If they despised perfection incarnate, shall you escape? If they spat upon the face of your Master, shall they be disinclined to offer contempt to his humble and faithful servant? If the head was crowned with thorns, the members need not expect a sprinkling of rosebuds. “As certainly as night follows day, so certainly will that black angel persecution follow holiness,” was the true remark of one now with God. But who ever blushed that he excelled in his profession? See to it, my dear brother, that you really excel; and remember that your obligations to be faithful multiply in the same proportion as you draw such “attentions” toward yourself. Mr. Fletcher tells us that the purified believer has the simplicity of the gentle dove, the patience of the laborious ox, the courage of the magnanimous lion, and the wisdom of the wary serpent, without any of its poison; — all the above catalogue of virtues you will need if you would profess and retain this blessing. Earth and hell are arrayed against holiness; therefore, expect the sharpest trials. But do not forget that holiness must have appended to it some distinguished privileges, as a “set-off” to its sacrifices. Some of these glorious privileges you already realize; you must die to know the rest.

      A good man once said to an antagonist of his, “It is easier to raise a dust than to answer an argument.” Of the former, there is no deficiency among the enemies of present holiness. I shall use the “besom” of another to sweep away part of it; and after that, may possibly lay the rest with a sprinkling of “the waters of the sanctuary.” Travelers inform us that vegetation is so quick and powerful in some climates that the seeds of some vegetables yield a salad in less than twenty-four hours. Should a northern philosopher say, impossible, and should an English gardener exclaim against such mushroom salad, they would only expose their prejudices, as do those who deny instantaneous justification, or mock at the possibility of the instantaneous destruction of indwelling sin. It has been asked, “Is not a total death to sin the argument of the apostle, in the sixth chapter to the Romans?” Certainly. “Is not dying a gradual process?” Not always. Some die in a moment. When I was in the city of Cork, some time since, a man fell from the third story of a building; a quiver was all; he was in eternity in a moment. A short time ago, in a town where I was holding special services, a man in good health, while standing at the door of a hotel, dropped down dead in a moment. John the Baptist, St. James, and St. Paul, were all beheaded; and this was the work but of a moment. What, then, becomes of the gradual process, in such cases; and they are very numerous? But is the term gradual, in the sense you mean, in any case strictly correct? The sick man may, indeed, be gradually approaching death; but he is not dead until his soul is separated from the body; and this takes place in a single instant of time. There is a last moment, we all allow, when the soul still holds its possession of the body, and a first moment when the body is “tenantless” of the immortal guest. It is clear, then, that death is instantaneous, although the approach to it is gradual. You must, therefore, perceive that the argument is good for nothing; it is, in fact, “worse than nothing,” in reference to the question.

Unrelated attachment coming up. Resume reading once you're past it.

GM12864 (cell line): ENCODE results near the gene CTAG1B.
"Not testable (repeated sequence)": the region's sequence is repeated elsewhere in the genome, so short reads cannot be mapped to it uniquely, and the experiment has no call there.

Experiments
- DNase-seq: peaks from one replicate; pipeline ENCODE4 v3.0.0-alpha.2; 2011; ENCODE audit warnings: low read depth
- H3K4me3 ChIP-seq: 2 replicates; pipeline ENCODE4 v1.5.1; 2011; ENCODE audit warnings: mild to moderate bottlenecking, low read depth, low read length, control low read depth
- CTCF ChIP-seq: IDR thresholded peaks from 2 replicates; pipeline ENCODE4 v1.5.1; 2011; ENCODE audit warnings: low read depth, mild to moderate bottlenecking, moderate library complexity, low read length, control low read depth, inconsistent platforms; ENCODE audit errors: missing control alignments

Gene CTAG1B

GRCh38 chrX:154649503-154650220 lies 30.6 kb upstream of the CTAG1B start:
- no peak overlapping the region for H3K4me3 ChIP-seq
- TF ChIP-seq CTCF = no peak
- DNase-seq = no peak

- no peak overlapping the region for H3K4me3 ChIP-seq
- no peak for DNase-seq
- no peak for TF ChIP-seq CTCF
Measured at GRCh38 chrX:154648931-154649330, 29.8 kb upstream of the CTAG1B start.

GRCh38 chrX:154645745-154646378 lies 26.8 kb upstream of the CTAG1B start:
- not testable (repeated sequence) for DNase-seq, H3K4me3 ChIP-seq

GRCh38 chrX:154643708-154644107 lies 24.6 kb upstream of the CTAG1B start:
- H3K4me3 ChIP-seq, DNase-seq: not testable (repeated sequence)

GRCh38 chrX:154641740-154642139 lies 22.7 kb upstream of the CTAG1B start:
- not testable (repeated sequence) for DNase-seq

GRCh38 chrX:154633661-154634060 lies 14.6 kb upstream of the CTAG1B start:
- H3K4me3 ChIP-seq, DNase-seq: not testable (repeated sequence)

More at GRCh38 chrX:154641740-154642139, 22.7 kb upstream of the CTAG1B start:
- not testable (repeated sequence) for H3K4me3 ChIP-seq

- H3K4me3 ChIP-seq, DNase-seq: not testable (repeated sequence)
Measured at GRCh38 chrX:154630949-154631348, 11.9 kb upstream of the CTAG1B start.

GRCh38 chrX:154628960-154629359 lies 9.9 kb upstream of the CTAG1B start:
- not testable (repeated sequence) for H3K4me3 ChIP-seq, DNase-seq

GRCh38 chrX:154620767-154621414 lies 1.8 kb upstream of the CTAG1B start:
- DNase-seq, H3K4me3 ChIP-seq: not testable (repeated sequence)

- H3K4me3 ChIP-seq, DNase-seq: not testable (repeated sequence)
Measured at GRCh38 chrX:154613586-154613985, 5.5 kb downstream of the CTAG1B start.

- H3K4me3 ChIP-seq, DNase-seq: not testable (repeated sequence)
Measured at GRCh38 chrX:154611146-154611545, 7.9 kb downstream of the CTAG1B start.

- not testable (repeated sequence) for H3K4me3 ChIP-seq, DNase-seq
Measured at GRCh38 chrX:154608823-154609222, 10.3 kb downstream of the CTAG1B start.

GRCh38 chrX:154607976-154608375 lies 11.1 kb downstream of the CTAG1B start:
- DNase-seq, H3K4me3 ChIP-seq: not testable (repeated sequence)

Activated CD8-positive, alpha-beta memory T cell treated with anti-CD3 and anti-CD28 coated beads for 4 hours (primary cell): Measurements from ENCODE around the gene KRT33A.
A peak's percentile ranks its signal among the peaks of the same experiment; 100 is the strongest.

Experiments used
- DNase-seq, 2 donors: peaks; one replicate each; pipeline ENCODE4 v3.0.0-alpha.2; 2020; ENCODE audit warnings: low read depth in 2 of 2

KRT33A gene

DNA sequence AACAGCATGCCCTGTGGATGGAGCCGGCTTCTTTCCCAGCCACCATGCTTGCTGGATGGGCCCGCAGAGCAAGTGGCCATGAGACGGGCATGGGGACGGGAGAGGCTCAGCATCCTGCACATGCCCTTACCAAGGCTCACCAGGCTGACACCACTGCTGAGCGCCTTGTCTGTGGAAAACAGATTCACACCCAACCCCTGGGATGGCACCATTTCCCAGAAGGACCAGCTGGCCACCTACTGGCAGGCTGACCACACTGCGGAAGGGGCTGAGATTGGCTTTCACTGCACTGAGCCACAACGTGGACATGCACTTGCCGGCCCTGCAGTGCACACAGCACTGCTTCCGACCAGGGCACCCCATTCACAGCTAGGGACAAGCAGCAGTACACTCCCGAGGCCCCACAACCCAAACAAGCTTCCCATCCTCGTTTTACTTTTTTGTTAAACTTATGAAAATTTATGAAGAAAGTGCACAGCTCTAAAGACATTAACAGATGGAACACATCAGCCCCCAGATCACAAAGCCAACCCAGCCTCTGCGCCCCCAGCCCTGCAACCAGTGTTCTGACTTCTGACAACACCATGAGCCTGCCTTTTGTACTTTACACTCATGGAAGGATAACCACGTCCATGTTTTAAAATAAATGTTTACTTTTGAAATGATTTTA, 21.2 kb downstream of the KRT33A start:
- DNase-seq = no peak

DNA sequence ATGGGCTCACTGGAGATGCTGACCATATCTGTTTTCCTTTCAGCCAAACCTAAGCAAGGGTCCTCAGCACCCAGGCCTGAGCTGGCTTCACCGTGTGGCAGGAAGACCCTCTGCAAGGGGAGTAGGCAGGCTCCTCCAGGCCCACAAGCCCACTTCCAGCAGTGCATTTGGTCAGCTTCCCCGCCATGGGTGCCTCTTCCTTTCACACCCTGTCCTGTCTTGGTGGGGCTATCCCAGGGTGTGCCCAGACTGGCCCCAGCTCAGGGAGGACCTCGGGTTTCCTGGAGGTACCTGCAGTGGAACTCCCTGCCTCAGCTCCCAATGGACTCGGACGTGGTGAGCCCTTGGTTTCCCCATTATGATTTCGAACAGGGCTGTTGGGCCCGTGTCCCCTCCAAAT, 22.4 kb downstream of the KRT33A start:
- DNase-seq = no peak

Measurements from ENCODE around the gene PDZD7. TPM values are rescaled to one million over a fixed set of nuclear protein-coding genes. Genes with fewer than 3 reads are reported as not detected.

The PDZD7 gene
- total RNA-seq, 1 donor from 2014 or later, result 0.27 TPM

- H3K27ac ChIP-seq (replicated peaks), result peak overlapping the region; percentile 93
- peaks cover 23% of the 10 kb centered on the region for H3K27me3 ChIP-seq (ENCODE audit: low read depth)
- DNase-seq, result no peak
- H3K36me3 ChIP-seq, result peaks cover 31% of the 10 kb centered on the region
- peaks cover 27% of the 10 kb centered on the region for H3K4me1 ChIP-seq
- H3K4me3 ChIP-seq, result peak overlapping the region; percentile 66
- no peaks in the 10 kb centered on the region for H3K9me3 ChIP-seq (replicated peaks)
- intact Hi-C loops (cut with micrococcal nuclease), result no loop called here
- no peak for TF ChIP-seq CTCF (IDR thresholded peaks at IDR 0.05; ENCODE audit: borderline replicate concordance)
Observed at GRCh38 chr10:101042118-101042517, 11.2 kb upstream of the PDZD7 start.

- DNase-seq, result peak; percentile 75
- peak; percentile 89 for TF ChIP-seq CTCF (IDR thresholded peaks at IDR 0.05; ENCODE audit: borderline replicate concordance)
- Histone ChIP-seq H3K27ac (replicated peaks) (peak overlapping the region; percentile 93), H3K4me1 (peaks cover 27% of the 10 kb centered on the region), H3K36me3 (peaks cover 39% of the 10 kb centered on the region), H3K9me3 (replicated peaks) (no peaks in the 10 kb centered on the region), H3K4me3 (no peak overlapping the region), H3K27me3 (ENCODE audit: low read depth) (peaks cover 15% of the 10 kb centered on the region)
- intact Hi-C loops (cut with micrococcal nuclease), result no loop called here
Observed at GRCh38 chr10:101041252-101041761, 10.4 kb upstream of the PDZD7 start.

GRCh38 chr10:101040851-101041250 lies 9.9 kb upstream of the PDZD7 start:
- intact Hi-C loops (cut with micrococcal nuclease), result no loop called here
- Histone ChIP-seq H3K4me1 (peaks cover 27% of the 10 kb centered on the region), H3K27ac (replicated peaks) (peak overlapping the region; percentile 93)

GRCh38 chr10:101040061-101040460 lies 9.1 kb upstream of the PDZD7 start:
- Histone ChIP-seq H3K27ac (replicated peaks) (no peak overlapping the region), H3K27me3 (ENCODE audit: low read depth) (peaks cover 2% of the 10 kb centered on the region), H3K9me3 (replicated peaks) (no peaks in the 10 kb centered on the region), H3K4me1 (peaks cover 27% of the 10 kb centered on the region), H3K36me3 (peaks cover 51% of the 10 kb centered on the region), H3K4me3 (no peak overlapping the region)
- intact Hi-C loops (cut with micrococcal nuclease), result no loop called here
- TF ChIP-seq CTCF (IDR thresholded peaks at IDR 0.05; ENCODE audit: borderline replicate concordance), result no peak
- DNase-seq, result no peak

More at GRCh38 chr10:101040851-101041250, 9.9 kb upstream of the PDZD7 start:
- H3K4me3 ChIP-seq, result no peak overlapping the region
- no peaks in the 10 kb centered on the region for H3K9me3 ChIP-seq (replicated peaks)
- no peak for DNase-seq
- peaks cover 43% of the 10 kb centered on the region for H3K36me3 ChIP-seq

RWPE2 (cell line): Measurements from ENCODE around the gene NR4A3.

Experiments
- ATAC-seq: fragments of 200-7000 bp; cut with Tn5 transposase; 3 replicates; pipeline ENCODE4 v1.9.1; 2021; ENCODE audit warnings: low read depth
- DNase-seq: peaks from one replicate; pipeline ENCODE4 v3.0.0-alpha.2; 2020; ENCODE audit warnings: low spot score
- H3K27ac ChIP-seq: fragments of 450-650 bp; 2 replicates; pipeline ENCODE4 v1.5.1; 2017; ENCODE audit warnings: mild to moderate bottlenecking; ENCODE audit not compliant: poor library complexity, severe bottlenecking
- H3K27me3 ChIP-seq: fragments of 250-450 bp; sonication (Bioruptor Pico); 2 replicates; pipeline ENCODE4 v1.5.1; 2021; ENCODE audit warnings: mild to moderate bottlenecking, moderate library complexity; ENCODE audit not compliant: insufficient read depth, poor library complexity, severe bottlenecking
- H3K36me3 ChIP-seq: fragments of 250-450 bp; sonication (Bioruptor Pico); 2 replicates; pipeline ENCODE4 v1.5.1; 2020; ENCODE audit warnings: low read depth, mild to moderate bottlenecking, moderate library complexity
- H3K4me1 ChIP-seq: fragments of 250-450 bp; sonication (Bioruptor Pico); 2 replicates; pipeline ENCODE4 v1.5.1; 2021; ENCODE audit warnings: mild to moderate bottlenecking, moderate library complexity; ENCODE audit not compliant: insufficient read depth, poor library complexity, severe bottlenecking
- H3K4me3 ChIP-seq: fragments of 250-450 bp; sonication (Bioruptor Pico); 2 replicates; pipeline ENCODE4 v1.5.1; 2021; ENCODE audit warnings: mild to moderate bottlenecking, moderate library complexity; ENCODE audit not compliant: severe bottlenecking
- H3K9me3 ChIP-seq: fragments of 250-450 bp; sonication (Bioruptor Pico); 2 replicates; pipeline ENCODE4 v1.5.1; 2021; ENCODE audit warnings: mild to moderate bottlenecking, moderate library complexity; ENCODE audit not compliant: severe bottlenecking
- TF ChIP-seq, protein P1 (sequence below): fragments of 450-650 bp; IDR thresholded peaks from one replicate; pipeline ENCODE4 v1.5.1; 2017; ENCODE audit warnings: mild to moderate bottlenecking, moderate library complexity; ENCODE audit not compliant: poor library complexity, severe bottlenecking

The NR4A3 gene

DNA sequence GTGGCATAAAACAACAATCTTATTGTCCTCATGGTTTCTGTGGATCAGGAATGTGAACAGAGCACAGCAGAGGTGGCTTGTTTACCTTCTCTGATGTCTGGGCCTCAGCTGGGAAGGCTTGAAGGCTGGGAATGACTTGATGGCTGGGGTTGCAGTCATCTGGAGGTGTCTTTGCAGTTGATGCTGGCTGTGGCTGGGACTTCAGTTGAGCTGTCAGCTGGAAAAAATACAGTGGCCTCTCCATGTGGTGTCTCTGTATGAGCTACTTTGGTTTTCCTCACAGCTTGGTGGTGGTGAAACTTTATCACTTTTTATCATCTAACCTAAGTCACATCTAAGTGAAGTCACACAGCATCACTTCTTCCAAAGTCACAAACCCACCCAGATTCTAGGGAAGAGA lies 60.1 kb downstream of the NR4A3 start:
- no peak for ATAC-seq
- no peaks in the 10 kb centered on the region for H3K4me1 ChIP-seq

The apostle, in the sixth of Romans, speaks of some, and of himself among the rest, who had experienced a total death to sin; and inquires, “How shall we that are dead to sin live any longer therein?” A last moment there was, in the history of these believers, when they were not dead to sin. There was a first moment when they were as dead to sin as the body is dead when the soul is separated from it. “If sin cease before death,” says Mr. Wesley, “it must, in the nature of the case, be instantaneous. There must be a last moment when sin exists in the soul, and a first moment when it does not exist.” But all this, you will perceive, does not preclude the gradual work. From the instant that the penitent sinner is justified does the gradual work of mortification to sin make progress in his soul. But, as in the case of the dying person already alluded to, he gradually approaches nearer and nearer the hour of deliverance; an instant arrives when “cruel sin subsists no more.” So true is that fine sentiment of some writer, “The work of purification is gradual in preparation, but instantaneous in reception; and the more earnestly we long for this unspeakable blessing, the more swiftly the preparation increases.”

      It may be said, “If there is not some unavoidable necessity for the gradual destruction of sin in our nature, why is it that God does not at once accomplish that for us which none but himself can?” There is an error couched in the above question which evidently embarrasses your judgment. The postponement of the destruction of sin does not arise from any indisposition on the part of God; nor, I may add, from any unalterable and insurmountable law of our nature which necessitates a gradual death to sin; but simply from the want of faith on the part of the Christian himself. Faith is the condition: “Purifying their hearts by faith.” Acts 15:9. The blessing is given in the moment that he believes; but it is always withheld in the absence of faith. Why this is so, is not now the question. I only state a scriptural fact; and one that never fails in Christian experience. We know that the tides of the ocean follow the progress of the waxing and waning moon but by what secret springs of nature the phenomenon is produced, or why God has suspended these fluctuations upon a law like that of gravitation, the wisest are unable to determine.